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  5. "התפוז טעים."

"התפוז טעים."

Translation:The orange is tasty.

June 21, 2016



Since the audio for this is missing - can someone please "sound out" the word "טעים"? Toda! תודה


Ta'eem The stress is at the end of the word


Thanks! Another quick question: are there rules/guidelines when ט is used and when ת?


It's not a guarantee but I've noticed in general modern words and especially loanwords will tend to use ט and ס.


You can't really know. There are some tips here in the duo Facebook group:


Tell me if you can't open it I'll paste here


Can't open it. :-(


Joined the group, but that link still does not open anything specific - just a general page for the group. :-( Please paste here if you can.


There is no difference in pronunciation and not a lot of tricks to know. You mainly have to memorize the spelling of the words.

Tet is used in words that originate from English (or some other language) for example "Internet-אינטרנט" "student-סטודנט" "telephone-טלפון" and so on to every Hebrew word you recognize from another language. (accept for words that are written with TH in English they will have Taf - like: Thomas=תומס

When writing verbs the root might have Tet or Tav but the things you add to the root are always Taf הלכתי, התלבשנו...

So you can remember that these verb additions will be Taf.


Toda raba Pumbush - very helpful! Lingot to you! :-)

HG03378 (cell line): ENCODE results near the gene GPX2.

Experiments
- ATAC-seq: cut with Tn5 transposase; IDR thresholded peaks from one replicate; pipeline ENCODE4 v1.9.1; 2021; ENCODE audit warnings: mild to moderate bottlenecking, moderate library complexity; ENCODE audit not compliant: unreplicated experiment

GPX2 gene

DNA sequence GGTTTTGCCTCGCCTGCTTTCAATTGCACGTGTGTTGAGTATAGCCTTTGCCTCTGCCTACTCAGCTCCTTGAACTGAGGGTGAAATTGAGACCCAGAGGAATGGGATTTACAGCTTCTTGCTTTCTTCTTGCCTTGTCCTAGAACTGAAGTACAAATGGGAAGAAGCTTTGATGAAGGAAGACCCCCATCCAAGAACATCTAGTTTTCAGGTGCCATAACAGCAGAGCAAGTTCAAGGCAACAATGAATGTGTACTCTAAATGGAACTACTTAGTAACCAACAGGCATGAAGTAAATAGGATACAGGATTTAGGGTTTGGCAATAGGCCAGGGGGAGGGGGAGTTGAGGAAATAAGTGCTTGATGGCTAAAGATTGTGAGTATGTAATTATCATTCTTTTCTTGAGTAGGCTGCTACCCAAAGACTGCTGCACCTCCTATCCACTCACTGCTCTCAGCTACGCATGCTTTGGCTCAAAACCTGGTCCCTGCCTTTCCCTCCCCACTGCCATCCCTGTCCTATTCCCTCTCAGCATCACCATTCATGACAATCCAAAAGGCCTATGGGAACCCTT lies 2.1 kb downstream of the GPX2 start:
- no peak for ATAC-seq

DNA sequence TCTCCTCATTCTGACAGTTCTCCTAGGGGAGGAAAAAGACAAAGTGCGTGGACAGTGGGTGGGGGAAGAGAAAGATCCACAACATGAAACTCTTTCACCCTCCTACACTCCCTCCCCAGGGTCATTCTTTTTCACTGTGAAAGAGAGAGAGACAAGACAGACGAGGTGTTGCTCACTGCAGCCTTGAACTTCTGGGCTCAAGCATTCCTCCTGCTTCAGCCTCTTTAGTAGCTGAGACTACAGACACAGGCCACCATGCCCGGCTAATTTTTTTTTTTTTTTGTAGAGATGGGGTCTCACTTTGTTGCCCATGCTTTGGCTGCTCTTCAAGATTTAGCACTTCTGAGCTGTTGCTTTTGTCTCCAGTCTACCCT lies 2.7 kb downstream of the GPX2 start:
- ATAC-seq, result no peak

As is by most hebrew words btw


I entered "the orange is delicious" and got it wrong. Perhaps add an alternate definition for טעים?


It sounds correct you can report it


does Hebrew distinguish between "the orange is tasty" and "the tasty orange"?


This seems like the most frequently asked question around here. Adjectives of definite nouns also take the definitive article. התפוז הטעים = the tasty orange.

Since טעים doesn't have the definite article here, than it's not an adjective. It's the predicate of a "to be" sentence. התפוז טעים = the orange is tasty


The tasty orange - התפוז הטעים


Does ת and ט have the same sound?


In ashkenazi pronunciation in prayers etc, the ת without a dot in the center is soft and pronounced as an "s" sound....


Duolingo seems addicted to the word "tasty." I guess this is in direct translation to the Hebrew טעים. But in English, it's far more natural to say that the orange tastes good.

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